Catbells

Start: Keswick, Cumbria
End:
Keswick, Cumbria
Distance:
3.5 miles
Ascent: 
Around 1,400 feet
Time:
2 – 3 hours
Getting there:
77A bus from Keswick to Seatoller – very infrequent, check the timetables as the times change throughout the year. Get off at the “Cattle Grid” stop. 
Food and loos:
Nothing until you get back to Keswick. 
Terrain:
Easy paths, with a couple of small sections where you need to put your hands on the rock. 
Difficulty:
1 – a short walk and that most people could complete.

Catbells is one of the “must climb” Lakeland fells. The views are incredible, and it’s a reasonably short walk with enough challenge to keep things interesting.

I got the bus from Keswick to the start of the walk. I’m not sure what the name of the nearby village is, but the bus stop is called “Cattle Grid”!

The walk was a lot of fun. There a couple of small scrambly sections where you have to put your hands on the rock. These aren’t particularly taxing or lengthy, but it gives the walk up some nice variety.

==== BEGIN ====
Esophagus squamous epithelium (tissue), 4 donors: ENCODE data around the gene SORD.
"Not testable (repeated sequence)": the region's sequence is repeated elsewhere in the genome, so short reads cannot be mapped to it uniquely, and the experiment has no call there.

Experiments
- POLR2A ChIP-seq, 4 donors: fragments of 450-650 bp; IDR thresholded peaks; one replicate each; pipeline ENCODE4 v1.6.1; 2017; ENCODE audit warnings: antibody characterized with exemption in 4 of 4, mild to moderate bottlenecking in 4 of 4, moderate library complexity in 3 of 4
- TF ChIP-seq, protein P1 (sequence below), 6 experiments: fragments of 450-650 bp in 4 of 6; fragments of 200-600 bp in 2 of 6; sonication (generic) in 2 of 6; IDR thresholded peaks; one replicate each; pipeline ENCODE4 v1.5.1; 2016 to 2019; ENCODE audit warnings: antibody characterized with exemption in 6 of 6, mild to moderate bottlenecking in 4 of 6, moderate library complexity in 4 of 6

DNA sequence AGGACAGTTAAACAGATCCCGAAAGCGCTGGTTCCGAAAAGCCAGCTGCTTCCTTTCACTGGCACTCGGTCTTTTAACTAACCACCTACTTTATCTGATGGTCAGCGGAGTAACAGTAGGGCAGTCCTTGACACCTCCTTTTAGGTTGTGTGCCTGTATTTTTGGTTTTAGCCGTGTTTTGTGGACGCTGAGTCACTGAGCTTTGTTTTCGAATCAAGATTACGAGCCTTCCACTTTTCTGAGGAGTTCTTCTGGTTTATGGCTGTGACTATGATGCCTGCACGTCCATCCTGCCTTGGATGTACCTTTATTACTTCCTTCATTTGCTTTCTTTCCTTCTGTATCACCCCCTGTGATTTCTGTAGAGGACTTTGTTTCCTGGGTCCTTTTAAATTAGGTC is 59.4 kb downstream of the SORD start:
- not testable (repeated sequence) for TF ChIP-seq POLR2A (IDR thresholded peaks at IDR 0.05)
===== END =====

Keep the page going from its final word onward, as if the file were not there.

Catbells is the busiest fell I’ve been too. It was a Saturday morning, and I suppose that is “peak time”. But there were hundreds of people on the fell, and on some of the rockier parts there were orderly queues waiting to clamber up.

Getting to the summit is short work. It took me just over one hour, and I am by no means the fastest. The views were stunning in all directions – from Derwent Water to Skiddaw with its head in the clouds. As you would expect, the summit was very busy, but the gentle slopes meant that there was space for everyone to munch their snacks and sandwiches in peace.

The descent down to Hause Gate is easy. I was mulling with the idea of heading up to Maiden Moor. The main reason I decided against it was because I had no intention of continuing on the ridge to High Spy. That seemed like doing almost all the work for only half the reward. A proposition that doesn’t make a lot of sense at all!

I continued down the obvious path to the bridleway. This descent is steep, but the stone pitched paths are fairly easy going. Once on the bridleway, it was easy going with occasional wonderful views of Derwent Water when there were gaps in the trees. I made it back to the bus stop with plenty of time to tuck away my lunch, before heading off to my afternoon walk.